The Canterbury Tales, with all its satire, is largely composed in rhyming couplets of iambic pentameter. Iambic pentameter refers to poetic lines that are five poetic feet in length and present a pattern of unstressed-stressed syllables. The poem’s second line, for instance, scans as follows (with stressed syllables in bold): “The droghte of March hath perced to the roote.” Notice how “roote” rhymes with the “soote” of the first line. Chaucer does sometimes vary his meter by adding extra syllables or switching out his stress patterns as most poets do to keep their lines fresh, yet most of the tales follow the iambic pentameter pattern quite closely. The exceptions to this are the “failed” story of Sir Thopas, in which Chaucer pokes fun at himself and at poets who create sing-song rhymes and rather goofy stories, and the two prose treatises.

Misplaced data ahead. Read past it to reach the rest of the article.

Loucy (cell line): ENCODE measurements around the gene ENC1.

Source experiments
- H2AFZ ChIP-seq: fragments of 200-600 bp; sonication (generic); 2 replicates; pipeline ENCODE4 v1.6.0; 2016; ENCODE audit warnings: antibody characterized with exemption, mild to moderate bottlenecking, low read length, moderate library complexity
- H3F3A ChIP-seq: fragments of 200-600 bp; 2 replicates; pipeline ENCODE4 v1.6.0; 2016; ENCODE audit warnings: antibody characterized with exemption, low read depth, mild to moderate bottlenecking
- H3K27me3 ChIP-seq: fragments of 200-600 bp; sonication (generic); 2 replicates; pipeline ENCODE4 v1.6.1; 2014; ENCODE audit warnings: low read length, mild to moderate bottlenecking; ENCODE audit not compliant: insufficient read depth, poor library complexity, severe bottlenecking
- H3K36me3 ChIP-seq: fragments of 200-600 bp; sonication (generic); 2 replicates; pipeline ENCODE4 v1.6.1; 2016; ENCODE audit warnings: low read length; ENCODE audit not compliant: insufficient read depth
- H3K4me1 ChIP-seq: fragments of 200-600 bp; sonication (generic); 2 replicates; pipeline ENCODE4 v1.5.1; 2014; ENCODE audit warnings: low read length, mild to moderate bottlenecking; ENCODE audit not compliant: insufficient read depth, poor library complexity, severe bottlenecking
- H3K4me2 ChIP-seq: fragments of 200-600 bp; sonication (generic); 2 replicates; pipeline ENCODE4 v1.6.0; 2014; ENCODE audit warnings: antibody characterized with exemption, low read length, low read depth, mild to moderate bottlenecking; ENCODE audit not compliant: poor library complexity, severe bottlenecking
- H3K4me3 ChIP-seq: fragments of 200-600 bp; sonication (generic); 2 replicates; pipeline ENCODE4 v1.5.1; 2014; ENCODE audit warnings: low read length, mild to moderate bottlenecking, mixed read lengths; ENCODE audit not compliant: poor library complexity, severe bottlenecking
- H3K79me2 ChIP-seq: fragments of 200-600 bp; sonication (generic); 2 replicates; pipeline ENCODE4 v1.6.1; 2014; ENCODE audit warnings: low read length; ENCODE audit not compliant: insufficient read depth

Of course, The Canterbury Tales are incomplete. At the beginning of the frame story, the group agrees that each pilgrim should tell two tales, one on the way to Canterbury and one on the way back. The tales included in the collection are all from the journey toward Canterbury, and not every member of the company narrates a story. Scholars have speculated much about why Chaucer did not finish the tales. Perhaps he was simply overwhelmed by the task and by his duties as a civil servant, but the “retraction” at the end of the work offers another clue. In it, Chaucer presents something of an apology for many of his writings, particularly those that are worldly, vain, and even sinful. He asks God for mercy and forgiveness and promotes other works that are focused on morality and devotion. Perhaps Chaucer simply had a change of heart and a change of focus that led him to abandon The Canterbury Tales.